As the second oldest of eight children, Joey had a lot of people looking up to him. That’s why he never complained when, over the course of a few months, he began getting colds that nobody else in the family got. He grew pale and had unexplained bruises on his legs. But at 16 years old, he didn’t want to be bother, especially when his family was moving from Nebraska to Ohio.
Fortunately, Joey’s mom Christen could tell that something wasn’t right. Worried about her son, Christen took him to the doctor, thinking he might be anemic. She never expected the news that doctors delivered just one hour after lab tests were done on Joey. They called her and asked her to get Joey to the emergency room immediately. He was diagnosed with aplastic anemia, a condition in which the bone marrow fails to make enough blood cells for the body.
In order to save his life, Joey was life flighted to Cincinnati so specialists could begin treating his condition. He would need to undergo a bone marrow transplant. The family of 10 left their hometown of Papillion, Nebraska and traveled to Ohio. After a week of being in a hotel while Joey was in the hospital, the family knew they wouldn’t be able to maintain living that way for long. The cost, the cramped space, the potential for germs and the distance from Joey were all major problems they would need to overcome. But then the call came from our House- we had a room for them. It was the breath of fresh air that they needed. Immediately, they felt at home. They knew they would be living in our House for many months, but they could be there together, for Joey.
Joey received bone marrow from one of his sisters, Lauren. While the transplant seemed to go well at first, just twelve days post-transplant, the number of new growing cells in Joey’s body dropped to zero. Joey’s body was rejecting the donation.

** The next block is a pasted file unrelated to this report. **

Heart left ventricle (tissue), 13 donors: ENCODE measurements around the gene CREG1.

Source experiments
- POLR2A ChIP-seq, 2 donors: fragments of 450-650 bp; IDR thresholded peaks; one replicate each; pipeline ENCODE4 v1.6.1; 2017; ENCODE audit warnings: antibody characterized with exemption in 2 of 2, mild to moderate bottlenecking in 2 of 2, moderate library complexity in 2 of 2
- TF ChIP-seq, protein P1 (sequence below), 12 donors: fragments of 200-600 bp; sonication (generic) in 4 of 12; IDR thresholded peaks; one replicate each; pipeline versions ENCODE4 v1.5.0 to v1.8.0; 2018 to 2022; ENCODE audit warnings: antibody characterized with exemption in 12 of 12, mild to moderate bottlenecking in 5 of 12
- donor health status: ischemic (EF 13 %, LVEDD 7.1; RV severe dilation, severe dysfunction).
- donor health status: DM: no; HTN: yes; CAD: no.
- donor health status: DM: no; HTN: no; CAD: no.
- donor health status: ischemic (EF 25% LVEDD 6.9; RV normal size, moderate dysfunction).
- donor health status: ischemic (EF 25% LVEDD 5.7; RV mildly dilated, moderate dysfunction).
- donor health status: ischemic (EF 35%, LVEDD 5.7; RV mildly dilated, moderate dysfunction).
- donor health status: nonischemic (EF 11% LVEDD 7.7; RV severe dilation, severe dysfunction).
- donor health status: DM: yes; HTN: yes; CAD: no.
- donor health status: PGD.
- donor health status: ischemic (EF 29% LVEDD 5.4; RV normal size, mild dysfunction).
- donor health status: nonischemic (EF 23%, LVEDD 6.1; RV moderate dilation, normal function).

The family was devastated. If a sibling match is rejected, chances of any other donor matching are extremely small. Doctors were quick to find a solution, although it was considered a “Hail Mary” in terms of treatment. After a few weeks of waiting with emotions and stress running high, the cells began to grow again. It was a miracle.
As the cells grew, Joey experienced a few side effect diseases that are commonly seen during bone marrow transplants. However, doctors were ready. When they prepped Lauren for the transplant, they took extra blood. As Joey worked to grow new cells, specialists exposed Lauren’s blood to different viruses, allowing it the chance to fight them off. Doctors gave Joey this blood when he began experiencing the side effects from his transplant to help him successfully fight them off. Another miracle.
In the hospital, he was completely isolated. His brothers would face time him and ask if he was “hiding” from them. It was heartbreaking for this older brother to be away from everyone. After battling more complications, Joey was finally able to join his family in the room at our House to finish recovering from his transplant. When that day arrived, it was much-needed emotional relief for Joey and his entire family. From the meals to the activities, there were too many “blessings” to count for this family. Through tears, Christen explained:
“This House helps not only Joey, but the whole family is supported. With a big family, the food is not only a convenience factor but a comfort factor. Having the House helped relieve the pressure of having to prepare, cook and clean up after meals. As a mom, I couldn’t imagine having to go through this without the House. It’s like home. It’s a tremendous help.
It’s given us our family back because we can all be together. Joey is no longer separated from the family. It’s given me comfort, allowed me to be a mom, without the normal “mom” responsibilities so I can be there for all of my children. Having lived through this, it has changed us.”
Joey’s spirits have been lifted. He is better now that he is out of the hospital and close to his family. More than anything, this experience has left Christen feeling proud of her son. He recently looked at his mom and said, “Mom, when I get better, I want to volunteer at the Ronald McDonald House and give back.” Bursting with pride, Christen explained that Joey and all of her children have been talking about different ways they can volunteer in our House.
On behalf of thousands of families like Joey’s, thank you for helping our House possible when they need us most.